2021 Skyscraper Competition
Editors’ Choice

Jiahui Yao, Peng Zhang

Nowadays, many big cities are facing economic transformation. Cities that once relied on industrial production are now moving factories out of urban areas and expanding the proportion of tertiary industry. This makes many factories face demolition. A chimney is one of the most representative factory buildings. It is usually an important landmark in an area and can give people a strong sense of place. And the chimney is the representative building of the specific developmental stage of the city, which can make the citizens better understand the development process of the city, and make people feel the change of the city times is linear, rather than sudden, which can provide people with a good sense of belonging. However, the abandoned chimney is no longer valuable. In order to regenerate the chimney, it must be endowed with new functions, so that it can continue to serve the city in the future. By transforming and reorganizing the main body of the chimney, and combining it with the function modules that can be industrially mass-produced, the abandoned chimney can be turned into a skyscraper that matches the new urban environment. Read the rest of this entry »

Tritium Elimination Skyscraper

By:  | February - 18 - 2022

2021 Skyscraper Competition
Editors’ Choice

Jinsong Xian

Nuclear-contaminated water sources have caused environmental issues since Fukushima nuclear power plant in Japan was destroyed by a tsunami triggered by an earthquake in March 2011, and the radioactive sewage is produced during the process of cooling disused nuclear power plants. Under the influence of the earthquake and tsunami, the operating equipment and cooling system of the nuclear power plant have been completely destroyed. In order to avoid the meltdown of this nuclear power plant, workers have continuously poured water into it to cool the core for the past ten years. In fact, the water used for cooling will attach a large amount of radionuclide after being injected into the core; therefore, those water cannot be reused. After preliminary nuclide purification, the radioactive sewage which has basically been purified will be stored in water tanks, but the tritium element in it is still difficult to be removed. By 2020, the amount of sewage in all water tanks has exceeded 1 million tons, and this figure is still increasing dramatically. Nowadays, a large amount of sewage containing tritium elements urgently needs to be properly treated. Read the rest of this entry »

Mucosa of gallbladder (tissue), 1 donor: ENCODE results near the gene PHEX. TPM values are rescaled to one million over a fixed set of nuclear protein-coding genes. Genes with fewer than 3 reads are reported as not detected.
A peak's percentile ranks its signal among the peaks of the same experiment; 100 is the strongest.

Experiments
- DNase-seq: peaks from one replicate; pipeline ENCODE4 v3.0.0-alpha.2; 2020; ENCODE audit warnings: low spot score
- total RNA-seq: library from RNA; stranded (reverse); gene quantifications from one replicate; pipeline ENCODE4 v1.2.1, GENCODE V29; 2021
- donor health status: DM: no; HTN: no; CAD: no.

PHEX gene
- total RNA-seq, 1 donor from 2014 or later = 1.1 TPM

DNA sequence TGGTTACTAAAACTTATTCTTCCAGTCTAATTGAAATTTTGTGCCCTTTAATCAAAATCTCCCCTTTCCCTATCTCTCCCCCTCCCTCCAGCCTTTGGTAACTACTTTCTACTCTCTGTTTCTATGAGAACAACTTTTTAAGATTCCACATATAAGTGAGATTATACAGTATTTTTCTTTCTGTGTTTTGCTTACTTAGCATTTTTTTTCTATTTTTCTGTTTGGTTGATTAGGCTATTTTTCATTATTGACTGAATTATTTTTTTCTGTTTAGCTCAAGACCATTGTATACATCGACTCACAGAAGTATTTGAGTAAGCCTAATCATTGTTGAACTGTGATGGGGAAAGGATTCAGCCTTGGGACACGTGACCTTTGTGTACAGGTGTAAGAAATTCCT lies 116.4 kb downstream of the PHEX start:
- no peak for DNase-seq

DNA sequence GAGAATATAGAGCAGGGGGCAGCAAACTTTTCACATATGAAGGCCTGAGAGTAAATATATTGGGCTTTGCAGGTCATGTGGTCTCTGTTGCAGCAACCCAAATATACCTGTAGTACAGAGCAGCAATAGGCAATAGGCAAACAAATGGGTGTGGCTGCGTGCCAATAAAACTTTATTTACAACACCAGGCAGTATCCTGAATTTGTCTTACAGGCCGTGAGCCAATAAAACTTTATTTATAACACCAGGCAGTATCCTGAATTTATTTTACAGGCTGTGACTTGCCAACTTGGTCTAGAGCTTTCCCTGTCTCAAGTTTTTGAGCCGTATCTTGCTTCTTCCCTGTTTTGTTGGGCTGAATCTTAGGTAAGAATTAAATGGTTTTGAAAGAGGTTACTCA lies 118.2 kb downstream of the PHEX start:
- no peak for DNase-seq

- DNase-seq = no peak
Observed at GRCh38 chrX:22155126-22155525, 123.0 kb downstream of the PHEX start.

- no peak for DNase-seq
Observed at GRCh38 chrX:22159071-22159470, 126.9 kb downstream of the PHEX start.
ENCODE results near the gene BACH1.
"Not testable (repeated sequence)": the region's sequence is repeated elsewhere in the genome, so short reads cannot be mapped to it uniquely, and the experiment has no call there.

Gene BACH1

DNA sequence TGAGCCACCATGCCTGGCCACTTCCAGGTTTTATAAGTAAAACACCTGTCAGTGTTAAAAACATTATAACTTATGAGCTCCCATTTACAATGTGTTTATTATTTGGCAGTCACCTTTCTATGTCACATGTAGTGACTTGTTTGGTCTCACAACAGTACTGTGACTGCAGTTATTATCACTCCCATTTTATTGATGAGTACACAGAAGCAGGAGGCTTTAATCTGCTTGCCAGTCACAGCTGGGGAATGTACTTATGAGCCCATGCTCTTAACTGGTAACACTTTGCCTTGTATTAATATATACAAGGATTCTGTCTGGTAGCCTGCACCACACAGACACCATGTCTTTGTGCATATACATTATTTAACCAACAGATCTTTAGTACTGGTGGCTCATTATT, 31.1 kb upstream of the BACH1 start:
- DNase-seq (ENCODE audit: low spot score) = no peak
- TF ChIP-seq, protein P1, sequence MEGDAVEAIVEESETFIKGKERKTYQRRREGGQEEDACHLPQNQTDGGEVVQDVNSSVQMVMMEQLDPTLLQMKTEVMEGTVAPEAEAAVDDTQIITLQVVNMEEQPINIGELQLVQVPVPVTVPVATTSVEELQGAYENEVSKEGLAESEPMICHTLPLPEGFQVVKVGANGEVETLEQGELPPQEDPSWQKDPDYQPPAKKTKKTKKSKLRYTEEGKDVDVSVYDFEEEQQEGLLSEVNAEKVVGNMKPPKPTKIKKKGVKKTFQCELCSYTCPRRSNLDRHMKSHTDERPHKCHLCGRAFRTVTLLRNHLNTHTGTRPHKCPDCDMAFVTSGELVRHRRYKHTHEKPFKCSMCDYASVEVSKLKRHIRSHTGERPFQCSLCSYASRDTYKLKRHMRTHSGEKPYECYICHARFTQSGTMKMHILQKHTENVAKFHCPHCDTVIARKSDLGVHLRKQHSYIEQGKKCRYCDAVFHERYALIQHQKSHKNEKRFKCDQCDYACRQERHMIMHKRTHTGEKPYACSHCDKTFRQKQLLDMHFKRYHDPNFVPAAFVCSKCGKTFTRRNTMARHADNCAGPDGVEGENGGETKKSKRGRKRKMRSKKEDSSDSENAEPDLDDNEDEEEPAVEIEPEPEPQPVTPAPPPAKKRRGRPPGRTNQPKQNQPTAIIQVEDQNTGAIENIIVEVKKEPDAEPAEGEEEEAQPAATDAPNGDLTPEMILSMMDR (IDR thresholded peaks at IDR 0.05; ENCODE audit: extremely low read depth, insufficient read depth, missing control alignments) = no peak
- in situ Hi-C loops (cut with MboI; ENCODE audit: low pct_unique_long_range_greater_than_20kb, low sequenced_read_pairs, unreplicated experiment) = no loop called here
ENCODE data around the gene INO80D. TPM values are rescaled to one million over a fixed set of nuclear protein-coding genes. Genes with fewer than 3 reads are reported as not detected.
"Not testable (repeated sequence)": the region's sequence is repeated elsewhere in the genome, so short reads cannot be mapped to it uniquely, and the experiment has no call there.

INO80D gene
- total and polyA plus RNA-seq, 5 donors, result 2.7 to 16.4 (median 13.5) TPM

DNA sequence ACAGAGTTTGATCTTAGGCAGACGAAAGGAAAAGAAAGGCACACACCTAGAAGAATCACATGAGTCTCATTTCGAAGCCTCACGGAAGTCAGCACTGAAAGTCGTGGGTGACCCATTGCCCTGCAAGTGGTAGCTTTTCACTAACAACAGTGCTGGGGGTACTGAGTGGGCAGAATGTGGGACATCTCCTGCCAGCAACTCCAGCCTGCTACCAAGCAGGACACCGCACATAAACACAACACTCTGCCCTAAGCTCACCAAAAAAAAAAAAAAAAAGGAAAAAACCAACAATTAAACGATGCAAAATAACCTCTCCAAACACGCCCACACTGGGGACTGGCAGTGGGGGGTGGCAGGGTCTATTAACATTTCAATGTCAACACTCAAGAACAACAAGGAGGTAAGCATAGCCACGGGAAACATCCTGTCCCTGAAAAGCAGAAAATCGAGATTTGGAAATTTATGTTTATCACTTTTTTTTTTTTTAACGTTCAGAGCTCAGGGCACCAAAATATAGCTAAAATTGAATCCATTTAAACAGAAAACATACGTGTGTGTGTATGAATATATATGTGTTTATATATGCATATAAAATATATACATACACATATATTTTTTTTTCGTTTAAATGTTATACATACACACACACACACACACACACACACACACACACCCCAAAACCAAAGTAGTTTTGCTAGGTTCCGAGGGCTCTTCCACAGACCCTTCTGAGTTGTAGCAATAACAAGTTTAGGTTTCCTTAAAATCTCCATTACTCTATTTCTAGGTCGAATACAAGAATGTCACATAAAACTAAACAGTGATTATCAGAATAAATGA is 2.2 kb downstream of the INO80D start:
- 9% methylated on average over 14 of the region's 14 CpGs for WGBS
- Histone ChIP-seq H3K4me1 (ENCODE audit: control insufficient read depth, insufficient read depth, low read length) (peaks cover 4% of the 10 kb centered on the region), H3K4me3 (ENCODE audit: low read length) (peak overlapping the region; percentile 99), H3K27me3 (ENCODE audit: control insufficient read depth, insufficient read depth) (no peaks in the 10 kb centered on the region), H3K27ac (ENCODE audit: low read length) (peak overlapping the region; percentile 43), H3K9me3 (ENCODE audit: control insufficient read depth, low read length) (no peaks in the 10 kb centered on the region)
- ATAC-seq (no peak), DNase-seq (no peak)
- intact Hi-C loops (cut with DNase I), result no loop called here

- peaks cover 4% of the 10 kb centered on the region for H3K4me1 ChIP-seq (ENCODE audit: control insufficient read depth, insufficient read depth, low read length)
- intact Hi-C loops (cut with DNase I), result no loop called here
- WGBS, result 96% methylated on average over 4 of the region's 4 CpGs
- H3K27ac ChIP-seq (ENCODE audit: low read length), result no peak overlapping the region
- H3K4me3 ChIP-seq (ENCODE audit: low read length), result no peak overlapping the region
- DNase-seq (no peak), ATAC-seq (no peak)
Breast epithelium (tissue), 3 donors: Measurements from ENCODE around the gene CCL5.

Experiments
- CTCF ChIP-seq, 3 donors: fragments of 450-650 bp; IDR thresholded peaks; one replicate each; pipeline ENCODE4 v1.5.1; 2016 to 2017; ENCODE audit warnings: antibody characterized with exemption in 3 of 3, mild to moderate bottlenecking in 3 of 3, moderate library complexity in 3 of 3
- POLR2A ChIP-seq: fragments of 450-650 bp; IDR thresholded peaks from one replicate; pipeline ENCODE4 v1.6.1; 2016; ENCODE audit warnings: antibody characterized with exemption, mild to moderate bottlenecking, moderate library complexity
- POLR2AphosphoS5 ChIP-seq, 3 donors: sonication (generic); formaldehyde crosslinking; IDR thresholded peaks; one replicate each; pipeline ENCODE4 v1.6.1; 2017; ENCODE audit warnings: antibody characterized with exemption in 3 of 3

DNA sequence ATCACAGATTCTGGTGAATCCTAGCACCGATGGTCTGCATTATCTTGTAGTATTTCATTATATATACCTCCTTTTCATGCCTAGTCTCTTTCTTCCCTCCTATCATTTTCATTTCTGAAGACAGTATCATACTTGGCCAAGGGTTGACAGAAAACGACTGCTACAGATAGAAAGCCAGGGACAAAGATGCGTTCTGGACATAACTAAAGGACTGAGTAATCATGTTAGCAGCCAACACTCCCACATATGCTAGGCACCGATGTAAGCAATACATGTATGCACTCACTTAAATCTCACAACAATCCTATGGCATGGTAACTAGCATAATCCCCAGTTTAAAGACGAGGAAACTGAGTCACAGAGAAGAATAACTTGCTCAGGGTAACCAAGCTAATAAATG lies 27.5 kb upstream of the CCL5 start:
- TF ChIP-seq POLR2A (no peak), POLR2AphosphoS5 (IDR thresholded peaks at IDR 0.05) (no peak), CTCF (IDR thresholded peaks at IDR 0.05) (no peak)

First Place
2021 Skyscraper Competition

Andrii Lesiuk, Mykhaylo  Kohut, Sofiia Shkoliar, Kateryna Ivashchuk, Nazarii Duda, Mariia Shkolnyk, Oksana-Daryna Kytsiuk, Andrii Honcharenko

One of the main goals of the project is to grow a living skyscraper on the principle of sustainable architecture.

The building will function in the middle of a grey megalopolis and solve a number of important environmental and urban issues.  By analyzing the active process of urbanization and a decrease in the percentage of green spaces as a phenomenon that provokes a number of environmental problems.

We believe that by integrating genetically modified trees during the stage of their growth and development into architecture, we can restore the balance between the digitalized megacities and the Earth’s resources, which are gradually depleted.

A skyscraper tree is a separate living organism with its own root system, irrigation, care mechanisms, and features of development focused on its adaptation to use in architecture. It is a group of unique fast-growing and tall hardwood deciduous trees, which are planted in groups in specially prepared soil (to obtain resources) and in the process of their growth from a unique architectural volume.

The plant absorbs water and nutrients, which are distributed from root to tip. At the same time, the growth of the trunk circumference will gradually increase the strength of the wood structure and improve its self-supporting properties. Read the rest of this entry »

Second Place
2021 Skyscraper Competition

Amit Deutch, Roni Dominitz, Tamar Kerber

The Lluvioso groundwater refilling facility is a mixed-use high-rise structure designed as a response to Mexico City’s variable water-related issues such as flooding, water shortage, and their side effects. The solution we examined in our project utilizes the high-rise altitude to gather rainwater and refill the city’s groundwater supply.

This field of high-rise structures spread out over the city’s flood risk areas, at a height of 400m, would harvest rainwater using an external membrane layer detaching from the building’s facade. The external layer consists of 10 wings, anchored to the main structure at a height of 100m in order to allow the city’s future vertical growth. Thus, resulting in a 600m diameter rain-water collecting Canopée covering a typical city quarter. The collected water would then be directed down into the aquifer as well as upwards towards a pendulum water tank (for self-use). This proposal seeks to reduce flood damage, fill the aquifer and enhance the water supply for the city’s residents. Read the rest of this entry »